HULU plans to start charging to watch

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The popular site Hulu has become a staple in homes because of it’s free accessibility to watch all the TV shows that you may have missed over the years. Now Hulu is jumping on the pay-for-content bandwagon and is going to start charging for their content. The new plan is to charge users to watch episodes of “30 Rock,” “Modern Family,” and “House.”

LATimes.com reports that the company is currently going over several plans to put into action. One option is to allow users to watch the latest 5 episodes of a TV show for free, but then charge a $4.99 fee a month to watch the older ones. In order to get people to shell out a fee as small as $4.99, they believe they need to have a catalog of at least 20 shows in order to make it appealing. They company believes they will have a price model to follow in less than six months.

Many companies are turning to the pay-for-content deal rather than looking for advertisers that are quickly disappearing and Hulu is the latest company to follow in those steps.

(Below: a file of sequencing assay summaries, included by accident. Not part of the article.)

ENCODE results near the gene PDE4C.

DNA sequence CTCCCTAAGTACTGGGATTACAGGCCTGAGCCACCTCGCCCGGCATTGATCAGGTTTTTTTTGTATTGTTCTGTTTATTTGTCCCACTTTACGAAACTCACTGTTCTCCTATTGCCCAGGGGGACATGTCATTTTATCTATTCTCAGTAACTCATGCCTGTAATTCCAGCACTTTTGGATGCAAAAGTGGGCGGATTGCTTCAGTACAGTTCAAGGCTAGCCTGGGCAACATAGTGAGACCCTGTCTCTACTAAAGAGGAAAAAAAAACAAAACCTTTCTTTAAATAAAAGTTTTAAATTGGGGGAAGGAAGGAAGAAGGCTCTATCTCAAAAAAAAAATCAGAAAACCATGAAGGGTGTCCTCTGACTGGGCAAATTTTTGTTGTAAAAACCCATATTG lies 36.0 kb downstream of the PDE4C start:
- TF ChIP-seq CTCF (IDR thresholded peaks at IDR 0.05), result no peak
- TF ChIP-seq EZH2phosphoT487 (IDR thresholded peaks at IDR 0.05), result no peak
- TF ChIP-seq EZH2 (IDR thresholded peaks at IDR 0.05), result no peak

To read more go to LATimes.com.

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2 Comments

  • January 21, 2010 | Permalink |

    So… If I pay $5 are the shows going to be commercial free then?? Otherwise forget it!

  • January 23, 2010 | Permalink |

    Payment model is backwards. Charge for the latest episodes. Hulu often is too slow posting new episodes anyway, offering near-instant gratification for a small fee could work.

    If you’re charging for old episodes you aren’t increasing the fan base for these shows you want to gain viewers for. And any new viewers that a series gets who want to now catch up with all the episodes (the viewers you want who will watch dozens of episodes a week until they are caught up, will instead stick with Netflix or get their episodes for free through less legitimate means.

    The advantage Hulu has over its competitors (Netflix, iTunes, etc) is that it has free (with commercial) options. This move seems to move Hulu away from being different and instead trying to be the same as everybody else. Unless Hulu has concluded that free, commercial-supported internet broadcasting is totally dead I don’t see how this move will make Hulu successful. Being one of many offering the same product will only attract customers for when they offer the right series and a better quality product, and that’s only a fraction of the time at best.

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